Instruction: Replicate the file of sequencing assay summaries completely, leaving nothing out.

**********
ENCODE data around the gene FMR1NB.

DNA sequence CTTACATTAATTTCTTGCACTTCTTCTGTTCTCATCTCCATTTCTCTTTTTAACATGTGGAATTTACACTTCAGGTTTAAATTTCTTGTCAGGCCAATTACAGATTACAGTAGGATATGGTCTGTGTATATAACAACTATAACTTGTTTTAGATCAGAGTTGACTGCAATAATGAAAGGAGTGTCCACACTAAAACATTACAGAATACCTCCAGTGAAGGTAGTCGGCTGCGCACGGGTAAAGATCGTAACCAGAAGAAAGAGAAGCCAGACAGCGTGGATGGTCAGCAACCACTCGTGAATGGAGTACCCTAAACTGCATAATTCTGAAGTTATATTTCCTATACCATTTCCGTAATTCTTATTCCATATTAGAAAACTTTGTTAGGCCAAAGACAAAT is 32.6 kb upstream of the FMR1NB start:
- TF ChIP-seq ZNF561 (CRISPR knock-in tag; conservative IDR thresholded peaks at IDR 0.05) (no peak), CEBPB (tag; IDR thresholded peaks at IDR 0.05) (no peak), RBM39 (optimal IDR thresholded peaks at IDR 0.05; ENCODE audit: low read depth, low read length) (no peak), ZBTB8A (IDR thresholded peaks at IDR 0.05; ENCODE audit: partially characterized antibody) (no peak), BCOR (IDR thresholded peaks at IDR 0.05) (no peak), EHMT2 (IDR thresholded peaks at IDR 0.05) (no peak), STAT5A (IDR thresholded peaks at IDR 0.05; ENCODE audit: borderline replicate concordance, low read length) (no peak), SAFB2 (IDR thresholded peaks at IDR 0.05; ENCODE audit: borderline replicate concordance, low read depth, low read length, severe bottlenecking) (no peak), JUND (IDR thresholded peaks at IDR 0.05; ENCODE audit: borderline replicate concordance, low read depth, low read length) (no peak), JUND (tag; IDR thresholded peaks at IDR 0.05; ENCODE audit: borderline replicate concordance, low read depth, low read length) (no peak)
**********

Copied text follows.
ENCODE data around the gene FMR1NB.

DNA sequence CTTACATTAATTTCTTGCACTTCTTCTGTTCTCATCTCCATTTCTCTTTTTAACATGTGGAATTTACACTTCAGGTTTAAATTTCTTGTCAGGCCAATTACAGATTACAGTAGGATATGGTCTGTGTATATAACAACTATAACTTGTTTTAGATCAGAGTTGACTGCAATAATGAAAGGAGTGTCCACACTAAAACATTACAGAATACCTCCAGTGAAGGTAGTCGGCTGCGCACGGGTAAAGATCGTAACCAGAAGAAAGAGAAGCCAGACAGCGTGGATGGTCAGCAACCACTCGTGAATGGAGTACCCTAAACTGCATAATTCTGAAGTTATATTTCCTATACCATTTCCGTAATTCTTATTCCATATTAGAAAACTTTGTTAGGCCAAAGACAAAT is 32.6 kb upstream of the FMR1NB start:
- TF ChIP-seq ZNF561 (CRISPR knock-in tag; conservative IDR thresholded peaks at IDR 0.05) (no peak), CEBPB (tag; IDR thresholded peaks at IDR 0.05) (no peak), RBM39 (optimal IDR thresholded peaks at IDR 0.05; ENCODE audit: low read depth, low read length) (no peak), ZBTB8A (IDR thresholded peaks at IDR 0.05; ENCODE audit: partially characterized antibody) (no peak), BCOR (IDR thresholded peaks at IDR 0.05) (no peak), EHMT2 (IDR thresholded peaks at IDR 0.05) (no peak), STAT5A (IDR thresholded peaks at IDR 0.05; ENCODE audit: borderline replicate concordance, low read length) (no peak), SAFB2 (IDR thresholded peaks at IDR 0.05; ENCODE audit: borderline replicate concordance, low read depth, low read length, severe bottlenecking) (no peak), JUND (IDR thresholded peaks at IDR 0.05; ENCODE audit: borderline replicate concordance, low read depth, low read length) (no peak), JUND (tag; IDR thresholded peaks at IDR 0.05; ENCODE audit: borderline replicate concordance, low read depth, low read length) (no peak)